“We strongly support policy or programs that offers farm-to-table education, know your farmer, ‘know your food is the motto,’” he says. “We accomplished this with Minnesota Cooks by taking farmers who grow the food and chefs who cook it and pairing them up with a celebrity guest at the Minnesota State Fair. There’s a panel that discusses where/how the food is grown and this captures a large audience — more than 10,000 people attend the Minnesota Cooks Event at the Minnesota State Fair every year. We’ve had governors, senators, mayors, city council members and authors, artists, musicians and more all provide their insight on farming and food to a broad audience.”

The Minnesota Cooks program was also one of the first to highlight hospitals and schools using mainly locally grown items in their cafeterias. “We won an Emmy for the program which aired on the Twin Cities public television station in 2014 and we were nominated for another in 2015,” shares Peterson. “We also host a sit-down organic, sustainable meal with Minnesota-grown food that serves 450 people. This is the largest banquet of this kind in the state.”

Peterson says the goal is to have a running dialogue to highlight the importance of local, regional and USA-produced food. “We’ve been showcasing this for a number of years,” he says.

In the last year, MFU and its partnering states have worked to bring shared goals to the national and international spotlight. “In the past year, we sponsored Food, Faith, Farming and the Environment, a national symposium and training for agriculture leaders at Saint Thomas College in St. Paul,” says Peterson. “This symposium was a chance for leaders to speak to the importance of family farm sustainability and agriculture. We also hosted 15 international observers. Participants include farmers in the community, faith leaders and food industry leaders.”

On the international stage, MFU attended a symposium in Milan, Italy, besides hosting another international symposium the FUE states also conducted. Five state Farmers Union presidents, including Peterson, and NFU chief counsel spent a week meeting with Vatican officials and rural-based farm and nongovernment organizations.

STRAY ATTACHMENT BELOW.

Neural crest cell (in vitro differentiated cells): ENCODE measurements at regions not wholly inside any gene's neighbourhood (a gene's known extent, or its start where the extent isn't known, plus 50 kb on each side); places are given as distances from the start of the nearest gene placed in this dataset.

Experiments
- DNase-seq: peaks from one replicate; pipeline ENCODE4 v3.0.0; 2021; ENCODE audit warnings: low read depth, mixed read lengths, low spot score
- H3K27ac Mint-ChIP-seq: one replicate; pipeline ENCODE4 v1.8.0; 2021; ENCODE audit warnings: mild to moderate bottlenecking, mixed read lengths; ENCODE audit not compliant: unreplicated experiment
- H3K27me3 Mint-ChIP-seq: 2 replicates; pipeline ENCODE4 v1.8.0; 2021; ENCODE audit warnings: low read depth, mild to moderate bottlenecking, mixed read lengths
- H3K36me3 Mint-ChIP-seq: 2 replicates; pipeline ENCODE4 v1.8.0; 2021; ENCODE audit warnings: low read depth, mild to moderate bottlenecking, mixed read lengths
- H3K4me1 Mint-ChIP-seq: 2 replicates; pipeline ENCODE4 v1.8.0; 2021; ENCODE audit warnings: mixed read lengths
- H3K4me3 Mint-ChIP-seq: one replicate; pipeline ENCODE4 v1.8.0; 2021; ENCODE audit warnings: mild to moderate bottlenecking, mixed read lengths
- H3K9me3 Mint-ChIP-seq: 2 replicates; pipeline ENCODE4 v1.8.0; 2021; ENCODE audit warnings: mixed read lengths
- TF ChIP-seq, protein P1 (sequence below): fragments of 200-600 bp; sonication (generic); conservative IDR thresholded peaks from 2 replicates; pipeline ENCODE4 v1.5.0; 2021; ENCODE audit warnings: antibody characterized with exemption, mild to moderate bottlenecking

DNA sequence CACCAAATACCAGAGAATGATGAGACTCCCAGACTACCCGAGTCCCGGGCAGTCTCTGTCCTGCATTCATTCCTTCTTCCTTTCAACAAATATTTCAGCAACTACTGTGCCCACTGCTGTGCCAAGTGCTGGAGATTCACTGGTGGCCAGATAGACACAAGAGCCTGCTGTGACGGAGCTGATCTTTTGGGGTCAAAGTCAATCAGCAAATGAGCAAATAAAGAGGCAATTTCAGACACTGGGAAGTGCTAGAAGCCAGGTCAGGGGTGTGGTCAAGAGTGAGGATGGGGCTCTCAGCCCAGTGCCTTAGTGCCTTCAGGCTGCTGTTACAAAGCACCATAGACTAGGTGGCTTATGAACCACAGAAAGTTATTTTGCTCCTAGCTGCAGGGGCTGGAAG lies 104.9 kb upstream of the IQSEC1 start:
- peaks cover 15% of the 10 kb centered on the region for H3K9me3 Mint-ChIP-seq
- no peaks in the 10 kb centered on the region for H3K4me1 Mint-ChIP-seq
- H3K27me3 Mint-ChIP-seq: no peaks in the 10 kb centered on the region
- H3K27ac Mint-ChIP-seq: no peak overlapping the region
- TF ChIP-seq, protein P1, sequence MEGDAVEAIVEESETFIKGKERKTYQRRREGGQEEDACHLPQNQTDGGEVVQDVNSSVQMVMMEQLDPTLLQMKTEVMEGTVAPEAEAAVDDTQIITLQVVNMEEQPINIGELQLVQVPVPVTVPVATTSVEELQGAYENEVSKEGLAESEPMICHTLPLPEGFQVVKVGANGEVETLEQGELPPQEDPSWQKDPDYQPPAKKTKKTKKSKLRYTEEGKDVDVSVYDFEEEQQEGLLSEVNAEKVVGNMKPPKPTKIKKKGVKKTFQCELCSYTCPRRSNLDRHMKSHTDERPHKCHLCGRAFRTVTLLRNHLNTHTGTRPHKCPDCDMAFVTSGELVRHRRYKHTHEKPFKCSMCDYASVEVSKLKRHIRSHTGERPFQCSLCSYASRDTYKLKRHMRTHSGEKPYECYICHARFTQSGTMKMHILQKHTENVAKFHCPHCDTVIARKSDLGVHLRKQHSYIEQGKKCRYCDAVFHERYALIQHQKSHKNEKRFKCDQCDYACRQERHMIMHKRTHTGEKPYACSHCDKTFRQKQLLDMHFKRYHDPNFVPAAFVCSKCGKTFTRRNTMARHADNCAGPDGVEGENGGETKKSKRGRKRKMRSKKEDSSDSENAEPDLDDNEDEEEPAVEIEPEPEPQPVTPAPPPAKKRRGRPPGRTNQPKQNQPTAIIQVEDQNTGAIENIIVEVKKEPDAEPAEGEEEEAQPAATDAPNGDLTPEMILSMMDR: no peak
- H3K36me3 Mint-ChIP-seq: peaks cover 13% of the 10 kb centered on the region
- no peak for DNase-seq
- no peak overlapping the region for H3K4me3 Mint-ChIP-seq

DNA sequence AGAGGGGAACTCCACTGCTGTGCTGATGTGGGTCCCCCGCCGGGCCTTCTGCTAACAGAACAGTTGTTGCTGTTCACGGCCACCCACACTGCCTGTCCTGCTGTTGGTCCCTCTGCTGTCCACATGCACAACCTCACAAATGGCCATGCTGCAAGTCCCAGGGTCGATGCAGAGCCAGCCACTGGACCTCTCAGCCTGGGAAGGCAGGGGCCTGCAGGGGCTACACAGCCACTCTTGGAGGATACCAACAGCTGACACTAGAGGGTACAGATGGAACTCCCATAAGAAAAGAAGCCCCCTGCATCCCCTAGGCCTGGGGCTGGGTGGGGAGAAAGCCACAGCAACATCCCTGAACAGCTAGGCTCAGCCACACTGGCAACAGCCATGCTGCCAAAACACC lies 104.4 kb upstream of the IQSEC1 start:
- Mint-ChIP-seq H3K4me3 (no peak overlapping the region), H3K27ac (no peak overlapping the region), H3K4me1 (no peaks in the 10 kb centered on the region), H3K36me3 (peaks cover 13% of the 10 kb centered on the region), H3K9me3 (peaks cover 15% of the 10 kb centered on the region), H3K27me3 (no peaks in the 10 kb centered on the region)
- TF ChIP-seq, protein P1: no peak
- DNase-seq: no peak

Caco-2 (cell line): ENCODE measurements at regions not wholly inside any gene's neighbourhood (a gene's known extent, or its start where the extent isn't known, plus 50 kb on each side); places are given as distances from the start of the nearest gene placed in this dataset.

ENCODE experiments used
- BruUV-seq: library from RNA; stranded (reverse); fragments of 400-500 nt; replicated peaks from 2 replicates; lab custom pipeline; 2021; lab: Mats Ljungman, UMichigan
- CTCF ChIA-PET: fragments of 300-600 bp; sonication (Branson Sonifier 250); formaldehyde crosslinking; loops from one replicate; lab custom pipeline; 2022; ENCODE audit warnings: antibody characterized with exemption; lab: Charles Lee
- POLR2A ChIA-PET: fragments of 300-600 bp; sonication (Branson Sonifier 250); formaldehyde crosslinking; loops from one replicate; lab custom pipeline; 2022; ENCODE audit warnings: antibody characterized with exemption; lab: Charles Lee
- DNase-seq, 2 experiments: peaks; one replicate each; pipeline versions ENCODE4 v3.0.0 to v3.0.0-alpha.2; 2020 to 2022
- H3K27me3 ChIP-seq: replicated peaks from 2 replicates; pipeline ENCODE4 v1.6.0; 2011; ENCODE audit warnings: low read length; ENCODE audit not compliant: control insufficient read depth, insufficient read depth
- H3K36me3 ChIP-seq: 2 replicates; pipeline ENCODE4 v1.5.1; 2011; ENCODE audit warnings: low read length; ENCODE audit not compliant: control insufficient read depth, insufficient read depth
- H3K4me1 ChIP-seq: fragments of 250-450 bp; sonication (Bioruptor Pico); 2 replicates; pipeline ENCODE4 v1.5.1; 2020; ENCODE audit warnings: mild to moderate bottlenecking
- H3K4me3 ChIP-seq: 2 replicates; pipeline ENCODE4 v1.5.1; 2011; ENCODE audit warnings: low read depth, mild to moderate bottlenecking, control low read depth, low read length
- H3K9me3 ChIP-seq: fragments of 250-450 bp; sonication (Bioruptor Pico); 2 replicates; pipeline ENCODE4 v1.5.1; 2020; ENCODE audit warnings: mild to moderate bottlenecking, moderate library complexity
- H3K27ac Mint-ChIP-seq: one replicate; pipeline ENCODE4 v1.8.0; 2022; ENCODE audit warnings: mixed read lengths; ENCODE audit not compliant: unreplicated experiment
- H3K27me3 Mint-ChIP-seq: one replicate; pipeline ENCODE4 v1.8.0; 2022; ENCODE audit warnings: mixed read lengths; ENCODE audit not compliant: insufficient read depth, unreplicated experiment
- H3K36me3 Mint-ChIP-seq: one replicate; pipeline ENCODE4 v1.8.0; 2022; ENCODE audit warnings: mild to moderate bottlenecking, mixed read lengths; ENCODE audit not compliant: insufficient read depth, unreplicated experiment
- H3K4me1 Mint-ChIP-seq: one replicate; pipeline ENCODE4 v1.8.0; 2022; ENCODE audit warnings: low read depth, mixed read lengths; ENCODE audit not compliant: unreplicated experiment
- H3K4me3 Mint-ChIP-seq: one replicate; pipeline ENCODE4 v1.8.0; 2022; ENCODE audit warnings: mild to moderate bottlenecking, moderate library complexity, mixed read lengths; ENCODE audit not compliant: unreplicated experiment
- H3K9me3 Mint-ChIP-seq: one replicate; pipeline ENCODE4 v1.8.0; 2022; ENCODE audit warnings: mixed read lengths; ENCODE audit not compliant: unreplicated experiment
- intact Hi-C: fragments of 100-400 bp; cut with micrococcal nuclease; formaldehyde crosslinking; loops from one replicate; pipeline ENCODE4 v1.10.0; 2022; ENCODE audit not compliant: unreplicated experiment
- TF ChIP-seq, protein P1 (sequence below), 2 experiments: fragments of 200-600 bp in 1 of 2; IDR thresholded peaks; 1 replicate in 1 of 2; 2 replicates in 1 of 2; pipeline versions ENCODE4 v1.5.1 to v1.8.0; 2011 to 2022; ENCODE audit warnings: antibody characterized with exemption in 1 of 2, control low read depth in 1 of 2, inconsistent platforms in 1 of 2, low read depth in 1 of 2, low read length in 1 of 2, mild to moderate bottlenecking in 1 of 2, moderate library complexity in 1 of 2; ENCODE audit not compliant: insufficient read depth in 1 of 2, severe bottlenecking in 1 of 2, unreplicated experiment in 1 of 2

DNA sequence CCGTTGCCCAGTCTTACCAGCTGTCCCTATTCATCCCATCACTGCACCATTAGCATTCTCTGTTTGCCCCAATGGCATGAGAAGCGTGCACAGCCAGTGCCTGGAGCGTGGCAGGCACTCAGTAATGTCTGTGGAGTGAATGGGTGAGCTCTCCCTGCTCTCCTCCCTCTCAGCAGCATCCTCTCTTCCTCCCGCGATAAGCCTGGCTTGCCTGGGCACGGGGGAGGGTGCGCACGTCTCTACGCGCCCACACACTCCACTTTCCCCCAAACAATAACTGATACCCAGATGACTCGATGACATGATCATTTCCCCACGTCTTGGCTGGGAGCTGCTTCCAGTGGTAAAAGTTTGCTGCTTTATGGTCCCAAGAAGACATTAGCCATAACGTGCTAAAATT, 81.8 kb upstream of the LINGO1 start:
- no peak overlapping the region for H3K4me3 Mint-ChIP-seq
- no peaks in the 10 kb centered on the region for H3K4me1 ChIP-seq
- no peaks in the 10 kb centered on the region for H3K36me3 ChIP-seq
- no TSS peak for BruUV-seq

“We we’re granted an audience with Pope Francis,” says Peterson. “The discussion surrounded the important role family farmers play in food security and the fact that most of the food in the world is produced by family farms.” Our focus was to advocate to the Vatican on the importance of family farmers. The world has a completely different view of farms in the U.S. Most believe we are huge corporate operations and not family farmers. Our goal was to tell our story to the Vatican officials and make some of the dialogue address the Pope’s encyclical on stewardship to include family farms in sustainable food production worldwide.”

Monsignor Peter Wells, assistant secretary of state for the Vatican, expressed concerns with the worldwide loss and strain on family farmers, food security and environmental stewardship. “I was pleased to hear the Vatican State Department’s belief that stewardship is ecumenical worldwide,” says Peterson.

Although awareness of the pressures family farms face continues to grow, Peterson says Minnesota Farmers Union still has a great deal of work to do. Fortunately for family farmers, the organization follows through on its mission of enhancing and improving day-to-day struggles and the strength of rural communities overall.